Electro can be a dirty word to a lot of people meaning cheap tinny effects, lo-fi production, “no songs” plus lame and innocent bragging. Yet without it modern music could have taken a terrifying wrong turn.
Back in the annals of time (the ’80s), music was stuck in a mire of stodgy genres, with prog, stadium rock and punk turning into parodies of themselves and disco turning into the syrupy gloop found on dance-floors after a long night. The crowning horror was Live Aid where coked-up rock idiots tried to care. Something new was needed.
Who could have predicted that the future lay in the combination of four clipped Germanic robots producing glacial soundscapes and “the godfather of the Zulu nation”? The group was Kraftwerk, the man was Afrika Bambaataa. The song was Planet Rock.
Fizzing and popping to the beats and stabs of sound, this took music down a new street full of neon strangeness and future shocks, away from the stadia and guitars of previous generations.
These early electro beats and looped breaks capture the heady days of the birth of hip hop when it burst on to the world music scene from a head-spinning, turntable-twisting, ghetto-blasting, graffiti-spraying 1980s New York City. Urban soul? Damn right!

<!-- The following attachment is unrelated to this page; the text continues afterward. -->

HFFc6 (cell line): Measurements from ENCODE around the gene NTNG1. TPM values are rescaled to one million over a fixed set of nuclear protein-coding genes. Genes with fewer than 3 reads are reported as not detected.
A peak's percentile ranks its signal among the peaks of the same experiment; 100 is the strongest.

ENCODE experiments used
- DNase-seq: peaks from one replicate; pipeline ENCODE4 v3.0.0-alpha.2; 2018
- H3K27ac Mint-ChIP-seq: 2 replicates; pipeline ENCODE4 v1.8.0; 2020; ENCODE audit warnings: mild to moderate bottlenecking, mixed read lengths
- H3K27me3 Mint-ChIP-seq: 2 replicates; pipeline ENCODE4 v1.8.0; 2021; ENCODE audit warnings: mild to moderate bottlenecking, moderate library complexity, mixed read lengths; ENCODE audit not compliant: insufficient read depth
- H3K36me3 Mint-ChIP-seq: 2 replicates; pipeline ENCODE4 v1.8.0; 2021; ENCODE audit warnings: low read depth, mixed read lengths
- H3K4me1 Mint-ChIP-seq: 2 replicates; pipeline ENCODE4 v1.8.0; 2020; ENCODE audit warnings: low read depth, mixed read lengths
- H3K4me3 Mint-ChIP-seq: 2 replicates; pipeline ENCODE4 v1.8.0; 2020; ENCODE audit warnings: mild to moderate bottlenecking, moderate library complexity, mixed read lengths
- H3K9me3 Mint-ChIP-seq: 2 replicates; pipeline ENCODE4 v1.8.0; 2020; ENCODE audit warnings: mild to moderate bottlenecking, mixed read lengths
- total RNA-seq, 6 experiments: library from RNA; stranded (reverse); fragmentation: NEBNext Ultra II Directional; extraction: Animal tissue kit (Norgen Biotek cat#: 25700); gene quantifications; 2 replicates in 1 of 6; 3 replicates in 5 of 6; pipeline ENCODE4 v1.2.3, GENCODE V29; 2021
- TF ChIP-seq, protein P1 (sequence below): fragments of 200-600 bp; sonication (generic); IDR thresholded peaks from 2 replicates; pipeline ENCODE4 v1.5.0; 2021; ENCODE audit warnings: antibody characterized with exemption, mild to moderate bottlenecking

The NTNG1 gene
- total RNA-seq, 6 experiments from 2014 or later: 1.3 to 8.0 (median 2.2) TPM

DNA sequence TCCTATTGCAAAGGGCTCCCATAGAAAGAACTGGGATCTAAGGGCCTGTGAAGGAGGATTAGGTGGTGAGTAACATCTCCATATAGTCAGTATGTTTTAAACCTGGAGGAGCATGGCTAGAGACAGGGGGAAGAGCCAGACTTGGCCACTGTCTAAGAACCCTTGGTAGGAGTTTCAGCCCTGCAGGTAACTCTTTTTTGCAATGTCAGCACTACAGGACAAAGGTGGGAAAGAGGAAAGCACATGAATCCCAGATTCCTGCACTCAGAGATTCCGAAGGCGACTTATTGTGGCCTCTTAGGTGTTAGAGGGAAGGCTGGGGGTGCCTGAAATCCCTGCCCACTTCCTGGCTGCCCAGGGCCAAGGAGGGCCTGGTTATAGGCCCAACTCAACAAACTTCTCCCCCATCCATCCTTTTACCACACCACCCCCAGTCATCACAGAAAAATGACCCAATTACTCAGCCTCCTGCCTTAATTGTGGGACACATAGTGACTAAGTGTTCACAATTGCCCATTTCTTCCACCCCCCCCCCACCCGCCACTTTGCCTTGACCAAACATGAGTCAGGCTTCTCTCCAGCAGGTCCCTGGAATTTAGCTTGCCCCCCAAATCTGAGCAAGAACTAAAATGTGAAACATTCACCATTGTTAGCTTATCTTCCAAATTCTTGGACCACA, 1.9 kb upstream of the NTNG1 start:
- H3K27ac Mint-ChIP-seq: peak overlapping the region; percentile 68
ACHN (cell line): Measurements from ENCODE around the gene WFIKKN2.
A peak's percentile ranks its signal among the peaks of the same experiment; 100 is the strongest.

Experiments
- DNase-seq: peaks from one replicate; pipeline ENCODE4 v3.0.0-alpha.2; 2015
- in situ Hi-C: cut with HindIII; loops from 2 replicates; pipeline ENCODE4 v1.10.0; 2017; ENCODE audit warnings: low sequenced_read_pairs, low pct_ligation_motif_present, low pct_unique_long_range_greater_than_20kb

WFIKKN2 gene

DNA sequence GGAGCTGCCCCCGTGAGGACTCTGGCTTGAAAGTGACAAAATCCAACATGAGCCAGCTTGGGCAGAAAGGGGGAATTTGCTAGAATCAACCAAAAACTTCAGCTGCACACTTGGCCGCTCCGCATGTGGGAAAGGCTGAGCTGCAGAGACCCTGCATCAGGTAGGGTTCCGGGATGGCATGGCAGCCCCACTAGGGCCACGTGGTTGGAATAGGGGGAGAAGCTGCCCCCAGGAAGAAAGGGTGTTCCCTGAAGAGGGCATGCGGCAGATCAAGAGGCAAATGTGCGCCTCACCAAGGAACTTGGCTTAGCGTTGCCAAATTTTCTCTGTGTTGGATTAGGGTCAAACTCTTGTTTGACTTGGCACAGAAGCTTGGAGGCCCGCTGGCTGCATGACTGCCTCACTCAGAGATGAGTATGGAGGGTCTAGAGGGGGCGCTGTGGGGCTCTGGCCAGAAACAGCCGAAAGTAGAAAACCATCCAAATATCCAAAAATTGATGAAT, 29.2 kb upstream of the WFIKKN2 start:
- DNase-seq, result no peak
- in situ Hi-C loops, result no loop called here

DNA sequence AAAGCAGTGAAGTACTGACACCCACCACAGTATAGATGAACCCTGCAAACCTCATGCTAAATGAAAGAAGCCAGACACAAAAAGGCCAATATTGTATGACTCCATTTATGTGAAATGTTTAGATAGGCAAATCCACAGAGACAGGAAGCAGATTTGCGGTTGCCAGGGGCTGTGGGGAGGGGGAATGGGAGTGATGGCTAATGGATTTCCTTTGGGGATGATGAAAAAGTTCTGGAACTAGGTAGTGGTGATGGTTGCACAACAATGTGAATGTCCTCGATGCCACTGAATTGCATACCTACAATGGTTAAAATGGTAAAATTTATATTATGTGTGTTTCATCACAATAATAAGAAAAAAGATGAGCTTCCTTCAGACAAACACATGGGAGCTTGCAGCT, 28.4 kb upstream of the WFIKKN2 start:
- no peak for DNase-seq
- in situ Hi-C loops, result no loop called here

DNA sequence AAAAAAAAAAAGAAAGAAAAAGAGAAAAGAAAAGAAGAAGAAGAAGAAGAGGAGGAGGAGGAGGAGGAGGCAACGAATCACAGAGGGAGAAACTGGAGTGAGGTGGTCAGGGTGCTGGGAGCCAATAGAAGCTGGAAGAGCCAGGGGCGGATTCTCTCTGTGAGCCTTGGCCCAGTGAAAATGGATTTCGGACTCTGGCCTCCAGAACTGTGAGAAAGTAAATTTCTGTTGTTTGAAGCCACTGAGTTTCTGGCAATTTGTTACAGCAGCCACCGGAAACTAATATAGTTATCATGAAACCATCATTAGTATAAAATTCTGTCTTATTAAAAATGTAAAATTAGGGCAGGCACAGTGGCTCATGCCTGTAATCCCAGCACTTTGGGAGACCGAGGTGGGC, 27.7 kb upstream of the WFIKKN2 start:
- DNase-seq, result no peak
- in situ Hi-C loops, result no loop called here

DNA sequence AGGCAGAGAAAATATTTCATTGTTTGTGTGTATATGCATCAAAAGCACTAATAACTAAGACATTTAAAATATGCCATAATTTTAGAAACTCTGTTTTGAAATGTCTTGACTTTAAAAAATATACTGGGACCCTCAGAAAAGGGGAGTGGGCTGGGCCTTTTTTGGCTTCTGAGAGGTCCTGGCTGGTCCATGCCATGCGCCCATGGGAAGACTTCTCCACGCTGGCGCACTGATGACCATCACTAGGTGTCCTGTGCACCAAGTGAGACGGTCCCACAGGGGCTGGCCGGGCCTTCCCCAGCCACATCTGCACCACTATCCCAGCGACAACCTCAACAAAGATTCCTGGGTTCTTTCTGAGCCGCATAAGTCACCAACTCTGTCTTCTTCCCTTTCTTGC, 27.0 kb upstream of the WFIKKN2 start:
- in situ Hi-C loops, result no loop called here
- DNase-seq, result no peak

This compilation is like listening to a musical history book. All the groovy teachers are here, and there’s not a leather elbow patch in sight, from original old schoolers like Public Enemy with Rebel Without A Pause, Kurtis Blow with The Bronx and the first hardcore rap outfit Run DMC with It’s Like That.
Other more recent acts include LL Cool J‘s musclebound Rock The Bells and frat boys Beastie Boys causing mayhem on Hold It Now Hit It. The hit rate is as high as Grandmaster Flash‘s White Lines, and serves up the creamiest innovators that have grown into legendary influences on contemporary urban music.
Every glitch stab of Fairlight horns, jerky sampling, tag-team rhymes, breaks and beats are here in their original settings but are mixed seamlessly by DJ Swerve, flowing in some semblance of chronological order. The primitive beats of the 808 drum machine and the squelchy bass of the 303 machine made the world a bombastic one where records were “reduced” rather than produced. Nothing was sacred, everything was up for grabs. James Brown was as ripe for sampling as Israeli diva Ofra Haza (Eric B & Rakim‘s Paid In Full) if it created a mood or dynamite hook.
Disc 2 brings things up to date from Herbie Hancock‘s jazzy re-appropriating of the Kraftwerk sound with the massive Rockit, to Public Enemy awakening racial issues with some much-missed street smarts. New Order are included due to the still fresh-sounding Confusion which proved white boys could do it too, fusing melody with new technology to thrilling effect.
However the collection suffers by the inclusion of a too wide ranging remit, taking on board fluff such as Harold Faltermeyer‘s awful Axel F, and the comedy stylings of Doug E Fresh, the Fresh Prince and Whistle, none of which is really representative of the power and invention at work during the era.
Still, as collections go this is as near to essential as you can get. Prepare to be educated all over again. Break out the lino and prepare for your head to spin.